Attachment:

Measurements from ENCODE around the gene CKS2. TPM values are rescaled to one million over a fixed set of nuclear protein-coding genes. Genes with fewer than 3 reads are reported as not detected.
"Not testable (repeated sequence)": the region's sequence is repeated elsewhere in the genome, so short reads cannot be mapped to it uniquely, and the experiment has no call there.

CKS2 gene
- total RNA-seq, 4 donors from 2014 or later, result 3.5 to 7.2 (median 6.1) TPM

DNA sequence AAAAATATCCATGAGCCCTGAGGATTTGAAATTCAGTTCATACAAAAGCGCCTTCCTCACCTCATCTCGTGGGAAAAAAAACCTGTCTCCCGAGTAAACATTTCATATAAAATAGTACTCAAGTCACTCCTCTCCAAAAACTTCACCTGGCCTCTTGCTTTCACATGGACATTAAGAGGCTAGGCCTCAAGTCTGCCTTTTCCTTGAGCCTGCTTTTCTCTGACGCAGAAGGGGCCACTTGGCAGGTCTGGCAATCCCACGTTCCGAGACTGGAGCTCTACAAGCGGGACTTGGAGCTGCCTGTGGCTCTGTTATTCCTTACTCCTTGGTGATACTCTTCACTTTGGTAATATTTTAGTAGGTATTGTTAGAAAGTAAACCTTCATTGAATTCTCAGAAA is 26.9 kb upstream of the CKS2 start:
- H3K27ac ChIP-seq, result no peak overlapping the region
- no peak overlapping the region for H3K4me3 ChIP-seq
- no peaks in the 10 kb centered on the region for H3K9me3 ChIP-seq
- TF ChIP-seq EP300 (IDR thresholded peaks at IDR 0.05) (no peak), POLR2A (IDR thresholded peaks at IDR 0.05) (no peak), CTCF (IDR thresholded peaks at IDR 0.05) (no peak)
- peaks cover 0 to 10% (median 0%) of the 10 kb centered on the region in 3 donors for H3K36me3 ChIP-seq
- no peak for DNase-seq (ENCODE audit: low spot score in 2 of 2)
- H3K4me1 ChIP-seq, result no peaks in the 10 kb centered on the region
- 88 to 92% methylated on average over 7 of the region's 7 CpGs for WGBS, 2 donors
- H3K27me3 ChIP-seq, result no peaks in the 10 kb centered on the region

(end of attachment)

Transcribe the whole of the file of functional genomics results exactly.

Measurements from ENCODE around the gene CKS2. TPM values are rescaled to one million over a fixed set of nuclear protein-coding genes. Genes with fewer than 3 reads are reported as not detected.
"Not testable (repeated sequence)": the region's sequence is repeated elsewhere in the genome, so short reads cannot be mapped to it uniquely, and the experiment has no call there.

CKS2 gene
- total RNA-seq, 4 donors from 2014 or later, result 3.5 to 7.2 (median 6.1) TPM

DNA sequence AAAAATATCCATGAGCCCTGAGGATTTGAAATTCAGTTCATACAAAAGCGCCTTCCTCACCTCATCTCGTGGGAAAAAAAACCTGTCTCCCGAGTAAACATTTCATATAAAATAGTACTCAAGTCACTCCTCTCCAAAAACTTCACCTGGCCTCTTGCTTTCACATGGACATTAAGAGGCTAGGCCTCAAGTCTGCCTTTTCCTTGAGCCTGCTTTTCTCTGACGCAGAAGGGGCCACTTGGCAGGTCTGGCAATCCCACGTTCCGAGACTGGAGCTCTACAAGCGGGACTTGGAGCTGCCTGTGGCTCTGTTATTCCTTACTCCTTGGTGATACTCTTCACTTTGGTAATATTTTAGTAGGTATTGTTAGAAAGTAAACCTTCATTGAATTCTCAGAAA is 26.9 kb upstream of the CKS2 start:
- H3K27ac ChIP-seq, result no peak overlapping the region
- no peak overlapping the region for H3K4me3 ChIP-seq
- no peaks in the 10 kb centered on the region for H3K9me3 ChIP-seq
- TF ChIP-seq EP300 (IDR thresholded peaks at IDR 0.05) (no peak), POLR2A (IDR thresholded peaks at IDR 0.05) (no peak), CTCF (IDR thresholded peaks at IDR 0.05) (no peak)
- peaks cover 0 to 10% (median 0%) of the 10 kb centered on the region in 3 donors for H3K36me3 ChIP-seq
- no peak for DNase-seq (ENCODE audit: low spot score in 2 of 2)
- H3K4me1 ChIP-seq, result no peaks in the 10 kb centered on the region
- 88 to 92% methylated on average over 7 of the region's 7 CpGs for WGBS, 2 donors
- H3K27me3 ChIP-seq, result no peaks in the 10 kb centered on the region